by Barbara Kingsolver
In this powerfully imagined, provocative novel, Barbara Kingsolver takes us on an epic journey from the Mexico of artists Diego Rivera and Frida Kahlo to the America of Pearl Harbor, FDR, and J. Edgar Hoover. The Lacuna is the poignant story of a man pulled between two nations as well as an unforgettable portrait of the artist --- and of art itself.
top of the page
1. The word “lacuna” means many things: a missing piece of a manuscript, a gap in history or knowledge, a tunnel or passage leading from one place to another. What are some of the lacunae in this novel?
2. Several characters repeat the phrase: “The most important part of a story is the piece of it you don’t know.” What does this mean to you, in terms of both public and private life? Are you likely to give this consideration more weight, since reading the novel?
3. Given the unusual presentation of the novel, as diary entries written by a person who does not want to be known, how did you come to know Harrison Shepherd? Which of his passions or dreads evoked a connection for you?
4. The opening paragraph of the novel promises: “In the beginning were the howlers,” and suggests they will always be with us. As you read, did you find yourself thinking of modern occasions of media “howlers” purveying gossip, fear, and injurious misquotes? Why does this industry persist? Has an increasingly rapid news cycle changed its power?
5. Why do you think Kingsolver used articles from real news sources along with fictional ones in the novel?
6. Did any historical revelations in this novel surprise you? How has our national character changed from earlier times? How would we now respond, for example, to the universal rationing imposed during World War II? Or to the later events aimed at containing “un-American activities?” What elements shape these responses? What is the value, in your opinion, of the historical novel as a genre?
7. What places or sensory events in the novel appealed to you most? Are you a more visual, auditory, or olfactory sort of person? What sensory impressions stayed with you after you had finished the book?
8. The two important women in Harrison Shepherd’s life, Violet Brown and Frida Kahlo, seem to be opposites at first glance. Do they also share similarities? What cemented the relationships, in each case? Do you find these women, in their similar or opposing ways, emblematic of women’s modes of adapting to difficulty, or exerting power?
9. Why would a friend as prudent as Mrs. Brown disregard the last wishes of someone to whom she was so loyal? Were her actions believable? Were they moral? What do you think of Shepherd’s final characterization of their relationship as “a great love?”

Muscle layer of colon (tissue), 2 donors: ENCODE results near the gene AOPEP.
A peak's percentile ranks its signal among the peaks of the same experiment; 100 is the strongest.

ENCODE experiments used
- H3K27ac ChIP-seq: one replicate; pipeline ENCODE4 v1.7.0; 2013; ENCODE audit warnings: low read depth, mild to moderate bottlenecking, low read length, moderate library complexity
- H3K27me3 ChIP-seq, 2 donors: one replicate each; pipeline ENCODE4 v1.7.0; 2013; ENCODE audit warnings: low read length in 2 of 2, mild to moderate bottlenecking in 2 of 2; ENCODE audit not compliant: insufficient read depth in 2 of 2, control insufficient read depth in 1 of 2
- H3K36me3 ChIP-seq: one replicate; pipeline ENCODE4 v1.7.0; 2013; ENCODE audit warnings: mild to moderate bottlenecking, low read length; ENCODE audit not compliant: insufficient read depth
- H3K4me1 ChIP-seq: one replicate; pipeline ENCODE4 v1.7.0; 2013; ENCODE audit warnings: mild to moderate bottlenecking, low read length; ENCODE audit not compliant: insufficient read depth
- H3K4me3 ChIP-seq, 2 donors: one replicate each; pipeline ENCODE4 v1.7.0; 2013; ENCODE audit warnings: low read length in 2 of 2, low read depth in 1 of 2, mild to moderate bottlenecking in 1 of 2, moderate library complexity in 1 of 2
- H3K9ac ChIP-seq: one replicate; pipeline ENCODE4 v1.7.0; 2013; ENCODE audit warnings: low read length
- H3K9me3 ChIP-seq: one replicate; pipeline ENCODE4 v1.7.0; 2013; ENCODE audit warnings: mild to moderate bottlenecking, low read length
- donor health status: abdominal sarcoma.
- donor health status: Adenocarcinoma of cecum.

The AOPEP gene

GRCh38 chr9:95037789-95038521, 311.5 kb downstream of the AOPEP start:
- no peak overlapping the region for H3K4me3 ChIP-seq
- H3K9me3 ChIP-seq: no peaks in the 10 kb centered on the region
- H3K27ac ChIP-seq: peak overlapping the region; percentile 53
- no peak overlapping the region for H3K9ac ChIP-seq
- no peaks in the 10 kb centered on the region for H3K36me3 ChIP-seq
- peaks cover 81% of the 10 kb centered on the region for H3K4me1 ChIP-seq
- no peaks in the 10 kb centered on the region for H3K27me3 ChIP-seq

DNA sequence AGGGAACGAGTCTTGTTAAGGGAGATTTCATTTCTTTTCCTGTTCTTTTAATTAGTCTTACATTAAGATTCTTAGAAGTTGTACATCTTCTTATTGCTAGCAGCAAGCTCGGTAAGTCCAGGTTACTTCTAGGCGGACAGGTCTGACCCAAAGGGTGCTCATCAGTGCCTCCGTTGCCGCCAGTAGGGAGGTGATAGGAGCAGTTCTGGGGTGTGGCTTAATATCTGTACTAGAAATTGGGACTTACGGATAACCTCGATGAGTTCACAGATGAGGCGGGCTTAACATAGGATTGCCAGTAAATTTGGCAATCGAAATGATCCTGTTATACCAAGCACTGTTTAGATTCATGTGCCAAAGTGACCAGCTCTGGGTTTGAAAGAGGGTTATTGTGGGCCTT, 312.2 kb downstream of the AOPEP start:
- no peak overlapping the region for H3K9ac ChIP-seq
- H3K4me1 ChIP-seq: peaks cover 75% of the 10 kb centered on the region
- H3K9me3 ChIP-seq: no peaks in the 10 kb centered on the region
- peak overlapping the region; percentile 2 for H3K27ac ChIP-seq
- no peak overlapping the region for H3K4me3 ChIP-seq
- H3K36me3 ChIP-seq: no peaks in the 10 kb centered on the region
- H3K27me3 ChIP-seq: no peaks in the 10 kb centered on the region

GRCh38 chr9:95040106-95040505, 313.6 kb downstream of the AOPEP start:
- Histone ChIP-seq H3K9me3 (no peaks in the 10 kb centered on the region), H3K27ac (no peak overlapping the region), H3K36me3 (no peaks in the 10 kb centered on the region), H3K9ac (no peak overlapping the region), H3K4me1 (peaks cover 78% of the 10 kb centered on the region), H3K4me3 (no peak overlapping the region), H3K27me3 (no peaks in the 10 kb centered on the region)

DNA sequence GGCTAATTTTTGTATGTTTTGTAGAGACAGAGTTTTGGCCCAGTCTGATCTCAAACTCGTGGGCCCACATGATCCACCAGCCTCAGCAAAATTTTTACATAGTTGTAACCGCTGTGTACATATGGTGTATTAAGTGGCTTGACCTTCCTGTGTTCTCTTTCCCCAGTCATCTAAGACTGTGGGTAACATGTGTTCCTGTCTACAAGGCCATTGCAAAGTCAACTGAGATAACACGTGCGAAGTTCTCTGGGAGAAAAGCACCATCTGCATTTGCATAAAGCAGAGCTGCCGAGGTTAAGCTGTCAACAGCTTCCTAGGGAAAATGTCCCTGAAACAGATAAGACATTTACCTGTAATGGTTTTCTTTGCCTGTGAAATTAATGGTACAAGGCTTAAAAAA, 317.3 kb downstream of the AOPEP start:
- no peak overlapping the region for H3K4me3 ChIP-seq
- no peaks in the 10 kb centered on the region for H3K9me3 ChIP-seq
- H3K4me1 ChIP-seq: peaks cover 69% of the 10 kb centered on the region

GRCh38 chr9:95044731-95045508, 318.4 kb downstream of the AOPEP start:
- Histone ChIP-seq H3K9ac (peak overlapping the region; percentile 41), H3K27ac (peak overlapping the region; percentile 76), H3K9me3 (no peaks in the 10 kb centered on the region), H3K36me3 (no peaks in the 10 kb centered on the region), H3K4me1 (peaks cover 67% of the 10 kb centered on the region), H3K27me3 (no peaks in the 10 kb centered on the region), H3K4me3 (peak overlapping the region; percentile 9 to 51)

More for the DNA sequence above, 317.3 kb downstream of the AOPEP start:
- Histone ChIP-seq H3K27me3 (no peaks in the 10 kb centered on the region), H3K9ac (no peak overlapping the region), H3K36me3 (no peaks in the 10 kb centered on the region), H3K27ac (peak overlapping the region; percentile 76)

10. On page 424, Arthur Gold complains that patriotism is coming to be defined as intolerance of dissent, and that the consequences could be dangerous. What do you think of his diagnosis? How do you interpret his advice that anti-communism has nothing to do with communism?
11. In Shepherd’s testimony before the HUAC, he said that people in Mexico seemed to have more art than they had hopes, but here he’d found people “bursting with hope but not many songs…So I decided to try my hand at making art for the hopeful. Because I wasn’t any good at the other thing, manufacturing hopes for the artful. America was the most hopeful place I’d ever imagined.” Given his culturally mixed heritage and disorienting childhood, what do you think appealed to him about becoming a writer in the U.S.? Do you consider it a hopeful place?
12. Do you believe the novel ended with optimism, or sadness?
top of the page
"Breathtaking...dazzling...The Lacuna can be enjoyed sheerly for the music of its passages on nature, archaeology, food and friendship; or for its portraits of real and invented people; or for its harmonious choir of voices. But the fuller value of Kingsolver’s novel lies in its call to conscience and connection. She has mined Shepherd’s richly imagined history to create a tableau vivant of epochs and people that time has transformed almost past recognition. Yet it’s a tableau vivant whose story line resonates in the present day... Kingsolver gives voice to truths whose teller could express them only in silence."
New York Times Book Review
"Rich…impassioned…engrossing…Politics and art dominate the novel, and their overt, unapologetic connection is refreshing."
"[Kingsolver] hasn’t lost her touch. With this rich, sprawling saga set in Mexico and the U.S. over decades, she delivers her signature blend of exotic locale, political backdrop and immediately engaging story line...this inventive novel teems with dark beauty."
"Masterful…a reader receives the great gift of entering not one but several worlds…The final pages haunt me still."
San Francisco Chronicle Book Review